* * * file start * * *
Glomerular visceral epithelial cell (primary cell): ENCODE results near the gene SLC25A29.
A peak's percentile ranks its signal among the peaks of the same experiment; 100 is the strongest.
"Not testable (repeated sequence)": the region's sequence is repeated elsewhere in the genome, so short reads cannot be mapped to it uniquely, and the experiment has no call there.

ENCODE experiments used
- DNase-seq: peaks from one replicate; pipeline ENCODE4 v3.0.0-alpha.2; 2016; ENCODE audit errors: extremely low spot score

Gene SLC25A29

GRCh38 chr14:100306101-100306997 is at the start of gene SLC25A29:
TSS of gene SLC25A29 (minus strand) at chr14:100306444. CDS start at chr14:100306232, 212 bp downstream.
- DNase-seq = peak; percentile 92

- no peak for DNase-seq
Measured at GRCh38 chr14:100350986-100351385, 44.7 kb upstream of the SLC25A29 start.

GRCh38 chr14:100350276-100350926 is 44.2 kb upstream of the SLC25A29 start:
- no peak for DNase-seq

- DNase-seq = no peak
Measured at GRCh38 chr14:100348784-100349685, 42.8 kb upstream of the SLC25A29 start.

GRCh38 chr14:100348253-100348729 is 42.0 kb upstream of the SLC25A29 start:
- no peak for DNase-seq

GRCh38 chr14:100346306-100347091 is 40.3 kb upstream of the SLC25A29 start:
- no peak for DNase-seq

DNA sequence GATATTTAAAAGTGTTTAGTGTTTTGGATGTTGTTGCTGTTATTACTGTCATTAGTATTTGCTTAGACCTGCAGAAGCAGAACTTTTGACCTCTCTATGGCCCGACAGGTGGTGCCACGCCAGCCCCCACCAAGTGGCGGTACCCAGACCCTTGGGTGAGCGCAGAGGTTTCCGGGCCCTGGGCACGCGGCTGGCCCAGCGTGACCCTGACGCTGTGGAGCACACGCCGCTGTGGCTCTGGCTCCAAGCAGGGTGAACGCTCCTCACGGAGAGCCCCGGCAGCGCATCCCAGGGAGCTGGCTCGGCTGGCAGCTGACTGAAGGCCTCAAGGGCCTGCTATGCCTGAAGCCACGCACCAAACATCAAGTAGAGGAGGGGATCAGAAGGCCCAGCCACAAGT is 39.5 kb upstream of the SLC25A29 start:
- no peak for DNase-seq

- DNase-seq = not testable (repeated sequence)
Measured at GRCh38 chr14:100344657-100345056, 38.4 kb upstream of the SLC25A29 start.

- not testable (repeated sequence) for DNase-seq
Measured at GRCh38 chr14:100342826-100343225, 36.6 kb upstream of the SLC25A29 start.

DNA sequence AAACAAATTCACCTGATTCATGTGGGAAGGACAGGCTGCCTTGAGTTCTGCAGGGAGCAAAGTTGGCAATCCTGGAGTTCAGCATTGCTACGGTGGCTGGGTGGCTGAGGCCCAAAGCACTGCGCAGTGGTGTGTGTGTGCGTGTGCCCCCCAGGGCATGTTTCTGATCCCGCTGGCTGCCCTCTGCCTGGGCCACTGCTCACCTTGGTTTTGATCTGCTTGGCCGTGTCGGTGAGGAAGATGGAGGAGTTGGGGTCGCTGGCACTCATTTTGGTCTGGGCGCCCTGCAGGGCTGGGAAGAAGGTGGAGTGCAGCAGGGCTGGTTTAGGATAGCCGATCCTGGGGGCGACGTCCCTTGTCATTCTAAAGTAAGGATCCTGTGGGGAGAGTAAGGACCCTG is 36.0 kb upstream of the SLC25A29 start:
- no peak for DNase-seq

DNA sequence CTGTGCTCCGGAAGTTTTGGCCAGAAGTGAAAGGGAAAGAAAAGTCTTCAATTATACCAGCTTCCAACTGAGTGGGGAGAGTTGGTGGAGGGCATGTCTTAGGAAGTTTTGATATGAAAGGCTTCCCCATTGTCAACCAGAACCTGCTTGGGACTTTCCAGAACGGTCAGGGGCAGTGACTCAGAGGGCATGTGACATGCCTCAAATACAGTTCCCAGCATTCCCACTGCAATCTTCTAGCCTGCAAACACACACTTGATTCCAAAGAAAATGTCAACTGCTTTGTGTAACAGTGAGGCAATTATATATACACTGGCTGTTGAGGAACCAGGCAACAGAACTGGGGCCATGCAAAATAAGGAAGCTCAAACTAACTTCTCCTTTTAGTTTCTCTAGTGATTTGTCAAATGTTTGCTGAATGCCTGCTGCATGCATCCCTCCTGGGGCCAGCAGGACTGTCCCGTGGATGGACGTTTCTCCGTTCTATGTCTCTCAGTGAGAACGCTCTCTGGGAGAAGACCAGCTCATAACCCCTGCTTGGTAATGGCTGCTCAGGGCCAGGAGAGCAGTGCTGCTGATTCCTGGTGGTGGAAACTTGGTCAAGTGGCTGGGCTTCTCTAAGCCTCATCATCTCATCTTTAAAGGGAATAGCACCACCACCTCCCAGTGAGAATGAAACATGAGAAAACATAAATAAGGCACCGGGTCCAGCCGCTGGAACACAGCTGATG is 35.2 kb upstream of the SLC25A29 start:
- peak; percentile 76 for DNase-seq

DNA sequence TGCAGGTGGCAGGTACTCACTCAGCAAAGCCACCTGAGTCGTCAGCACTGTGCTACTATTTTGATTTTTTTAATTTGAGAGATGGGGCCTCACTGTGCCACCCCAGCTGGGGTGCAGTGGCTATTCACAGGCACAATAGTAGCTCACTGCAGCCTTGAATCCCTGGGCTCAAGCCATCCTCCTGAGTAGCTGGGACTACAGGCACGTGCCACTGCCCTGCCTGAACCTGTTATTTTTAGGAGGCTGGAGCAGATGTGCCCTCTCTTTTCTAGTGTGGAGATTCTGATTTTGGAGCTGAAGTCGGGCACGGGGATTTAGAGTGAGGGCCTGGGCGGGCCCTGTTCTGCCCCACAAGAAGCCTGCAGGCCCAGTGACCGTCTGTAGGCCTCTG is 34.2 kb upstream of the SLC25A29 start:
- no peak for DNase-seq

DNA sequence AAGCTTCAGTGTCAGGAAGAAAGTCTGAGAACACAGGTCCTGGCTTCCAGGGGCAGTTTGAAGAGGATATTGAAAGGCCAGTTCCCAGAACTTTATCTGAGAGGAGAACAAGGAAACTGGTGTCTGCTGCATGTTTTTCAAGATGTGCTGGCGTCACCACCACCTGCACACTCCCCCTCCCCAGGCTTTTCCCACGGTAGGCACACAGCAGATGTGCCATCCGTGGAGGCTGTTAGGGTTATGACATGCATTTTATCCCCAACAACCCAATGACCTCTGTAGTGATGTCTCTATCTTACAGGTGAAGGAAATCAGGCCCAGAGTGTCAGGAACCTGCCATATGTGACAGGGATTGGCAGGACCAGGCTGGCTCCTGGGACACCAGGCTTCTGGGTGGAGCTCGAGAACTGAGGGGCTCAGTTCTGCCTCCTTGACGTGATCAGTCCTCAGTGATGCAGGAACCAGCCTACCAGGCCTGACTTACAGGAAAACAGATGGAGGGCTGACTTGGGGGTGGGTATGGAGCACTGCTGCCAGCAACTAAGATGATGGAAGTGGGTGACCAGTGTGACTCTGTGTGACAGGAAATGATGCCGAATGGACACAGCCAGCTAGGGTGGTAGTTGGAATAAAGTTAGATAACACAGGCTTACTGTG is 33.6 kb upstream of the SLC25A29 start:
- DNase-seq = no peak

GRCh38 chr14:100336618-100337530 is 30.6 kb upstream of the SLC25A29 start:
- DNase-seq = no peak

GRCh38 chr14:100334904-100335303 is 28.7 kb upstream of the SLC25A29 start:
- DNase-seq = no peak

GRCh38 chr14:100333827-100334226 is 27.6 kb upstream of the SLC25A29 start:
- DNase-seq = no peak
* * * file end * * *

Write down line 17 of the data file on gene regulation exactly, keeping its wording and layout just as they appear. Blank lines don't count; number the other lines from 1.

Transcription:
- no peak for DNase-seq